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An international randomised placebo-controlled trial of a four-component combination pill ("polypill") in people with raised cardiovascular risk.

PILL Collaborative GroupRodgers A, Patel A, Berwanger O, Bots M, Grimm R, Grobbee DE, Jackson R, Neal B, Neaton J, Poulter N, Rafter N, Raju PK, Reddy S, Thom S, Vander Hoorn S, Webster R - PLoS ONE (2011)

Bottom Line: Over 12 weeks, polypill treatment reduced SBP by 9.9 (95% CI: 7.7 to 12.1) mmHg and LDL-cholesterol by 0.8 (95% CI 0.6 to 0.9) mmol/L.The discontinuation rates in the polypill group compared to placebo were 23% vs 18% (RR 1.33, 95% CI 0.89 to 2.00, p = 0.2).Nonetheless, substantial net benefits would be expected among patients at high risk.

View Article: PubMed Central - PubMed

ABSTRACT

Background: There has been widespread interest in the potential of combination cardiovascular medications containing aspirin and agents to lower blood pressure and cholesterol ('polypills') to reduce cardiovascular disease. However, no reliable placebo-controlled data are available on both efficacy and tolerability.

Methods: We conducted a randomised, double-blind placebo-controlled trial of a polypill (containing aspirin 75 mg, lisinopril 10 mg, hydrochlorothiazide 12.5 mg and simvastatin 20 mg) in 378 individuals without an indication for any component of the polypill, but who had an estimated 5-year cardiovascular disease risk over 7.5%. The primary outcomes were systolic blood pressure (SBP), LDL-cholesterol and tolerability (proportion discontinued randomised therapy) at 12 weeks follow-up.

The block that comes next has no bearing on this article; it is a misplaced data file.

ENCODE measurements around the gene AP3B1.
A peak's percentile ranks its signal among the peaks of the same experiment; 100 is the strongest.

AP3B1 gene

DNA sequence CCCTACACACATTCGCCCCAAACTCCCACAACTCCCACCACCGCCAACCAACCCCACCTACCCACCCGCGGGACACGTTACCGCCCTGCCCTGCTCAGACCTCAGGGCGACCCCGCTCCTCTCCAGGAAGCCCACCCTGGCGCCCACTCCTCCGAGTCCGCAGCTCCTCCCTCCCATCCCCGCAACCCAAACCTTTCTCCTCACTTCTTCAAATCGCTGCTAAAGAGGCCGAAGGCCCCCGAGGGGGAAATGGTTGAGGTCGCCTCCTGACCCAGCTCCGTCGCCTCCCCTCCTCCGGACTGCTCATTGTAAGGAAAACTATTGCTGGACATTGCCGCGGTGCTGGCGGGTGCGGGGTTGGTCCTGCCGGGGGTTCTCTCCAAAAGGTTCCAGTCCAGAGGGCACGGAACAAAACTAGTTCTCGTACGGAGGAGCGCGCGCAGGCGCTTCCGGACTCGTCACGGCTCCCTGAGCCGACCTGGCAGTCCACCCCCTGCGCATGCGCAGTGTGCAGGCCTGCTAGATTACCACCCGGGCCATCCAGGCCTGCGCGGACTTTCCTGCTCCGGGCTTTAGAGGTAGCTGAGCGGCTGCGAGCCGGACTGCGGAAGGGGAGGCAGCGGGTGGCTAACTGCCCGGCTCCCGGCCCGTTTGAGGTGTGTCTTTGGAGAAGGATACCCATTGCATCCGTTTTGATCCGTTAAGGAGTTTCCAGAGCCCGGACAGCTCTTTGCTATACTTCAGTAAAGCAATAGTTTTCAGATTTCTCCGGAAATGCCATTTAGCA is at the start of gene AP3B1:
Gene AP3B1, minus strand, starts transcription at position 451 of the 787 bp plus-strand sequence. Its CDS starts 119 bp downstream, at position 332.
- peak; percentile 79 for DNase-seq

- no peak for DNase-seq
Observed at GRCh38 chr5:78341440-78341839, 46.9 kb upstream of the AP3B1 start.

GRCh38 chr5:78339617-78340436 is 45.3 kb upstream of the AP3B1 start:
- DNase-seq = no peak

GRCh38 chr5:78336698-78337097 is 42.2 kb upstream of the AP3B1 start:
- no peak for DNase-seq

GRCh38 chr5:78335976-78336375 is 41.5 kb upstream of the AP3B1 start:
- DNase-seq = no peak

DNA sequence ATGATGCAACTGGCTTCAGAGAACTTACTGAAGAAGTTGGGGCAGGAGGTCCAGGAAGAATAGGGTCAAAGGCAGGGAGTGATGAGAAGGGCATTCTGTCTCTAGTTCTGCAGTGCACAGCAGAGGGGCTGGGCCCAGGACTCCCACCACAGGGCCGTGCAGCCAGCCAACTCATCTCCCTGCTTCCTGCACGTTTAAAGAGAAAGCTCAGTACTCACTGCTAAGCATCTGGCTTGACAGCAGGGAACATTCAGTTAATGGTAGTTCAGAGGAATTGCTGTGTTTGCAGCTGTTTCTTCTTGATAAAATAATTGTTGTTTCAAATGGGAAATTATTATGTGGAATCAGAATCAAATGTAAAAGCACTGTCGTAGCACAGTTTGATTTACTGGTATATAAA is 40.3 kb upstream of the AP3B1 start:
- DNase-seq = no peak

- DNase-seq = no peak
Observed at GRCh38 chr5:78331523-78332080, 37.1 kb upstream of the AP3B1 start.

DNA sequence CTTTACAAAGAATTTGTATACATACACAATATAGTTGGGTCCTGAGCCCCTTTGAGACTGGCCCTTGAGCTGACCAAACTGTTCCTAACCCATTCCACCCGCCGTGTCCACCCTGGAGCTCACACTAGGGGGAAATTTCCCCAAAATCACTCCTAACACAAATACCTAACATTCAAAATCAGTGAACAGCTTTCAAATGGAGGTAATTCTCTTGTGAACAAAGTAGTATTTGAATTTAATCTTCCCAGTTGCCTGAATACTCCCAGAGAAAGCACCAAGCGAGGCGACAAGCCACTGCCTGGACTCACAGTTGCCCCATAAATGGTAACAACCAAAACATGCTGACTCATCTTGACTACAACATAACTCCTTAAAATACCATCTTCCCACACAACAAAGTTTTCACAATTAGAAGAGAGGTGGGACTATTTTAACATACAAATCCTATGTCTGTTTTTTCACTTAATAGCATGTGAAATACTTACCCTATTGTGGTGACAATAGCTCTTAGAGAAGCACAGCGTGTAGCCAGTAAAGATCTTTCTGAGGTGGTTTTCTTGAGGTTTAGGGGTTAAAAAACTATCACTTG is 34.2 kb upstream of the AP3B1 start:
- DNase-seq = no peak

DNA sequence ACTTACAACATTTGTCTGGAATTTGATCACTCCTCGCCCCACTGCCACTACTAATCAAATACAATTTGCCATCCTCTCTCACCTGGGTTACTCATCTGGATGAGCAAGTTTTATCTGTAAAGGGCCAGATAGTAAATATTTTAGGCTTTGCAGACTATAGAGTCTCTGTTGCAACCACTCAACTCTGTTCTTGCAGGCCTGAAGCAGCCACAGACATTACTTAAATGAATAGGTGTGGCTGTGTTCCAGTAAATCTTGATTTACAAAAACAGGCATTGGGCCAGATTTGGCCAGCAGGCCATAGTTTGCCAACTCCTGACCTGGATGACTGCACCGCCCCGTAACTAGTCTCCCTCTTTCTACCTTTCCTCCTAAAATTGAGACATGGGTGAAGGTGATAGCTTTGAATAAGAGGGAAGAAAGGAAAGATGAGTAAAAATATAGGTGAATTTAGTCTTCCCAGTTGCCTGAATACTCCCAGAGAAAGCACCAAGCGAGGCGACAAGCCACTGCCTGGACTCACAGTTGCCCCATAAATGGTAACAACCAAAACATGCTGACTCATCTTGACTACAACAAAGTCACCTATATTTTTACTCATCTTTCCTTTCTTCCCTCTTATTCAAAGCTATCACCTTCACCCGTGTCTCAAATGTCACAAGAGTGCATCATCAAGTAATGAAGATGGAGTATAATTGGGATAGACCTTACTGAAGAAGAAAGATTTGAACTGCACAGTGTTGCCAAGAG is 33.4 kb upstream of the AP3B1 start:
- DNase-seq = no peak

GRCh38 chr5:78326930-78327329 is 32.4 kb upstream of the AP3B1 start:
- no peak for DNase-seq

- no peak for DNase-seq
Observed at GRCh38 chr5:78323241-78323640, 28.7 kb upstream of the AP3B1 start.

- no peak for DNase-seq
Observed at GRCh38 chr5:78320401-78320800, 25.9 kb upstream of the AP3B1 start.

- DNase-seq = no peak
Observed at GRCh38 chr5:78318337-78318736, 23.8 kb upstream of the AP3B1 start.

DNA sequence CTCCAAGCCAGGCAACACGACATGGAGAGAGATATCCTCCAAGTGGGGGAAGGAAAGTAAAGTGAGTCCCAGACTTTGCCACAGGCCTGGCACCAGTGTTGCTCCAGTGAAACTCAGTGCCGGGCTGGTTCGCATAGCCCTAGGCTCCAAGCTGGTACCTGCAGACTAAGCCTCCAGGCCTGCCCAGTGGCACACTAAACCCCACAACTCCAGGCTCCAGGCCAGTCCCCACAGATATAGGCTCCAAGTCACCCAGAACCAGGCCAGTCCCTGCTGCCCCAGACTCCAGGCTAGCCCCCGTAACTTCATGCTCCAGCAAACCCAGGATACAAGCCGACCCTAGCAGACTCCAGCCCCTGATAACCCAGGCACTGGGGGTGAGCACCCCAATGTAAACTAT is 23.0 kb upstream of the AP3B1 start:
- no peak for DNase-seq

Findings: At baseline, mean BP was 134/81 mmHg and mean LDL-cholesterol was 3.7 mmol/L. Over 12 weeks, polypill treatment reduced SBP by 9.9 (95% CI: 7.7 to 12.1) mmHg and LDL-cholesterol by 0.8 (95% CI 0.6 to 0.9) mmol/L. The discontinuation rates in the polypill group compared to placebo were 23% vs 18% (RR 1.33, 95% CI 0.89 to 2.00, p = 0.2). There was an excess of side effects known to the component medicines (58% vs 42%, p = 0.001), which was mostly apparent within a few weeks, and usually did not warrant cessation of trial treatment.

Conclusions: This polypill achieved sizeable reductions in SBP and LDL-cholesterol but caused side effects in about 1 in 6 people. The halving in predicted cardiovascular risk is moderately lower than previous estimates and the side effect rate is moderately higher. Nonetheless, substantial net benefits would be expected among patients at high risk.

Trial registration: Australian New Zealand Clinical Trials Registry ACTRN12607000099426.

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Related in: MedlinePlus

CONSORT flow chart.This figure shows the flow of patients through the trial according to the                        criteria recommended in the CONSORT Guidelines.